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Starting in the mid-1980’s, direct broadcast satellite imagery has been acquired at ground stations located in Australia and Antarctica on a daily basis.  Building on the archives and processing expertise of CSIRO and the Bureau of Meteorology, the Integrated Marine Observing System (IMOS) has made these data available as a consistently processed, calibrated and formatted archive of satellite sea surface temperature (SST) products for the Australasian region (IMOS, 2018). The collection consists of all HRPT overpasses recorded in the Australian and Antarctic region from Advanced Very High Resolution Resolution Radiometer (AVHRR) sensors aboard all operational NOAA Polar Orbiting Environmental Satellites (POES, NOAA-9 to 19) from January 1992 to the present, “stitched” and geolocated (King, 2003), and stored with full resolution (1.1 km at nadir).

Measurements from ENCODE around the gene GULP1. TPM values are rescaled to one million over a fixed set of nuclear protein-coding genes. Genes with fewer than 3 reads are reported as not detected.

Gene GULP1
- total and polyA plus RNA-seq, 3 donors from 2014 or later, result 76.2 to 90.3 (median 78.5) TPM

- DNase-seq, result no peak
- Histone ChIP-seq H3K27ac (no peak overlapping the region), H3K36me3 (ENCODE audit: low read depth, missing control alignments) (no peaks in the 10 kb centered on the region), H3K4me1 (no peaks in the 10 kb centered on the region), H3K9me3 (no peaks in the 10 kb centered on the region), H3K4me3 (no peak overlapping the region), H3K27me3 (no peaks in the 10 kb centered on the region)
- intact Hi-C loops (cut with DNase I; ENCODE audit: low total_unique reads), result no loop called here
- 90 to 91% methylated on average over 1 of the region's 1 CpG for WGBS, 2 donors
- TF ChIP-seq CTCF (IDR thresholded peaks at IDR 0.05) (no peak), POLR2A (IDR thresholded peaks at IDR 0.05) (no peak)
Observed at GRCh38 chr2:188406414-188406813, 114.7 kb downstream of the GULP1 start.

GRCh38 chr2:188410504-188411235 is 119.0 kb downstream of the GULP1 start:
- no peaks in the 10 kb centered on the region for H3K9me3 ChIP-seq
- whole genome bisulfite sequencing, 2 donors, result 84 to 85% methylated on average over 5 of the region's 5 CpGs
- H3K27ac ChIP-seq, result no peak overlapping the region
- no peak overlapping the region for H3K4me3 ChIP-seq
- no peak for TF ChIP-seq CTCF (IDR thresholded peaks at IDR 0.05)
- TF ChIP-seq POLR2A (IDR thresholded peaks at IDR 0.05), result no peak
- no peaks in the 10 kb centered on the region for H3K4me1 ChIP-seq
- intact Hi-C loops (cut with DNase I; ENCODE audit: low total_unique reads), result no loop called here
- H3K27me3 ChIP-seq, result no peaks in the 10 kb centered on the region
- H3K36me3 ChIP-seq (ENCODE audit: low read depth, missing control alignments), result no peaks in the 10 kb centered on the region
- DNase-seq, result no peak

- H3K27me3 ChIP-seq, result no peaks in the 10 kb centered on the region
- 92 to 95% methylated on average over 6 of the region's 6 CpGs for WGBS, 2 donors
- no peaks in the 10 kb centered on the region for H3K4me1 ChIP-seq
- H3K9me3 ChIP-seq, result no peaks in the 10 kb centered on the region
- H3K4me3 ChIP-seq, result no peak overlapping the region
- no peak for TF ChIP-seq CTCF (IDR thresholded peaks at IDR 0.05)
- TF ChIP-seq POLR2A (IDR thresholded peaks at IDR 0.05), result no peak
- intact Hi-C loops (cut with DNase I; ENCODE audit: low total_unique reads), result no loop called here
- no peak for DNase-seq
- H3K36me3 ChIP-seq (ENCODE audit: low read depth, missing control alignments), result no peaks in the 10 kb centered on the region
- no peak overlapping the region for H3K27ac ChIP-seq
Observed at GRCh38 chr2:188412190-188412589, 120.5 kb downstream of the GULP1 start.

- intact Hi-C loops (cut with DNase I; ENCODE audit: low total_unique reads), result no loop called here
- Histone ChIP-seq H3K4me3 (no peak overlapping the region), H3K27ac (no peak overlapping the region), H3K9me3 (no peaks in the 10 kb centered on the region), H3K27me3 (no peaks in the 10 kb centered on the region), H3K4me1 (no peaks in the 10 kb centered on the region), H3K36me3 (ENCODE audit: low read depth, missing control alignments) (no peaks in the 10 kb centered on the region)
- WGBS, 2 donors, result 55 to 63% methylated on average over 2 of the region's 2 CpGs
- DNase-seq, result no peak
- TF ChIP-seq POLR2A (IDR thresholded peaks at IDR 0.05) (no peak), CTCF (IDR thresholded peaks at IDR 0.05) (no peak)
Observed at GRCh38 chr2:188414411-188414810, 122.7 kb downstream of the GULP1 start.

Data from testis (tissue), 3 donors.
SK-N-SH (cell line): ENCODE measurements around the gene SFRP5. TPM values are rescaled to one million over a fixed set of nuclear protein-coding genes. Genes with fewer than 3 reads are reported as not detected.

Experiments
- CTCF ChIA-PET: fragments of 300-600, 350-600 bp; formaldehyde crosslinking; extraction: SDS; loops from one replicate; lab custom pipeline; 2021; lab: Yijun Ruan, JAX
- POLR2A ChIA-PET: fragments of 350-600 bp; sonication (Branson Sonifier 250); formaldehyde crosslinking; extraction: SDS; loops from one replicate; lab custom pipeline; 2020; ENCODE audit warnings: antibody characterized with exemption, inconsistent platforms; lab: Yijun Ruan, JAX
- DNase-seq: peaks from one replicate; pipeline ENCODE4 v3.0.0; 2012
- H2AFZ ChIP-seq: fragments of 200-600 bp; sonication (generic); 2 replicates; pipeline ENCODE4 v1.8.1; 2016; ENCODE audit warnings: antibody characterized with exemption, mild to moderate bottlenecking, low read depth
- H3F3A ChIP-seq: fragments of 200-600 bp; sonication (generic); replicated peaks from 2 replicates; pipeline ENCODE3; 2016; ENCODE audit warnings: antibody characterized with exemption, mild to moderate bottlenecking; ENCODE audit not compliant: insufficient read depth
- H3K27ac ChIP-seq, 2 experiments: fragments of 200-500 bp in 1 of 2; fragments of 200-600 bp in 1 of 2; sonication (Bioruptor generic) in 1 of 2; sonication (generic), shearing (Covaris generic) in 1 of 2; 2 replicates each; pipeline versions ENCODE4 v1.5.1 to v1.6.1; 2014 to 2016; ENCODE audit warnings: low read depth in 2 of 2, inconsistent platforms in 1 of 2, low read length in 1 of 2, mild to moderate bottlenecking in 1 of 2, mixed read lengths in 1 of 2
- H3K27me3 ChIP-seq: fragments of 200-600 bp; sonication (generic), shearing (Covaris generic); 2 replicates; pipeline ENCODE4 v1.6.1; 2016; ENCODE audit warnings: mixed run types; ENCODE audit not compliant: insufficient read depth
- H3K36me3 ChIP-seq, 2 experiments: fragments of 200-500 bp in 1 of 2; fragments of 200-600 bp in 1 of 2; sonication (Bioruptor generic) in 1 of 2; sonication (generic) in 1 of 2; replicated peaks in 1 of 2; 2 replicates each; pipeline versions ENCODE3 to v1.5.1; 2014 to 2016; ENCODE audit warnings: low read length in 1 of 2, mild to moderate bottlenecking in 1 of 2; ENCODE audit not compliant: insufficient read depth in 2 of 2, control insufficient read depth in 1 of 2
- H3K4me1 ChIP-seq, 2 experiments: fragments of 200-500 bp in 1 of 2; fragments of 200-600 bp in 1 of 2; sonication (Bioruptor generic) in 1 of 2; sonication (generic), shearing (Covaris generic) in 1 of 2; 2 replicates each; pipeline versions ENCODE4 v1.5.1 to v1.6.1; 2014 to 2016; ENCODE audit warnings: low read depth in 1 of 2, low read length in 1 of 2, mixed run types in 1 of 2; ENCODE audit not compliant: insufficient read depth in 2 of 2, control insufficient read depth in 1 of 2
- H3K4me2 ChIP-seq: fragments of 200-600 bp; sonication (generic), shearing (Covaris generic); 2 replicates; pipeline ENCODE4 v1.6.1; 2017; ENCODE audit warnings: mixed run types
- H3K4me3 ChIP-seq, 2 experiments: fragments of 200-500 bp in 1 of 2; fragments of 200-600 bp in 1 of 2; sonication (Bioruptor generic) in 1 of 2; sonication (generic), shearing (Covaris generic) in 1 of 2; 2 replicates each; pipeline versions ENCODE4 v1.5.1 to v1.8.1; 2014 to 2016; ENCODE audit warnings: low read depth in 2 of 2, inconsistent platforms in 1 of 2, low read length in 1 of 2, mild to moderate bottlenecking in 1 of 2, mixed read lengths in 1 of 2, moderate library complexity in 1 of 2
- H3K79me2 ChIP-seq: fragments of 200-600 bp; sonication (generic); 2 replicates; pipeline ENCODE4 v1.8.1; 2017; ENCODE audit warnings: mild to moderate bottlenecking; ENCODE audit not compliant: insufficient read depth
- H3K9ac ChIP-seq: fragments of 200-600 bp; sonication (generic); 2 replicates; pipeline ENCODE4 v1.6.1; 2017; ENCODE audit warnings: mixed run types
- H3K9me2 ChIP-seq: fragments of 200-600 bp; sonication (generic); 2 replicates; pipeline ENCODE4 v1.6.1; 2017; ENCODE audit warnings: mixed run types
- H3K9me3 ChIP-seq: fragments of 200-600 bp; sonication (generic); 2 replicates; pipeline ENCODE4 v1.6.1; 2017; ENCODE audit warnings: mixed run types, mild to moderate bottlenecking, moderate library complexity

SST values are derived by regressing the AVHRR brightness temperatures to SST observations from drifting and tropical moored buoys in the Australasian region (Griffin et al., 2017).  The system smoothly and automatically corrects for changes in each AVHRR sensor's bias using a running 1-year calibration window adjusted monthly.  The data are formatted and flagged according to the International Group for High Resolution SST (GHRSST) Data Specification (GDS) 2.0 revision 5 (r5) format specification (GHRSST Science Team, 2012), including time varying error estimates and quality level flags for each SST value, calculated using matchups with drifting buoy SST data and proximity to cloud, respectively. The records form a unique 30-year data set that supplies quality-assured SST values, both at native resolution (level 2) and 2 km composites (level 3) to within 2 km of coasts (Wijffels et al., 2018).  All AVHRR Level 2 Pre-processed (L2P) swath data are gridded, using a method that weights the pixels by quality level, SSES and overlap area (Griffin et al., 2017), to generate 0.02o x 0.02o single swath L3U composites over two domains – Australia (70oE to 190oE, 70oS to 20oN) and the Southern Ocean (2.5oE to 202.5oE, 77.5oS to 27.5oS).  The highest quality gridded swath SST estimates from multiple passes of the same satellite over the same day for either daytime or night-time data are averaged to form single sensor L3C composites, then L3S composites formed by combining data from multiple sensors over a fixed time period - 1 day, 3 days, 6 days, 14 days and 1 month. In order to obtain the most accurate IMOS AVHRR L3U, L3C or L3S SST estimates at any given grid location, it is recommended to choose the highest quality level (5) and subtract the corresponding sses_bias value at that location (Griffin et al., 2017; IMOS, 2018).  An example of IMOS AVHRR Brightness Temperature (L1B) and L2P, L3U, L3C and L3S SST data is shown in Figure 1.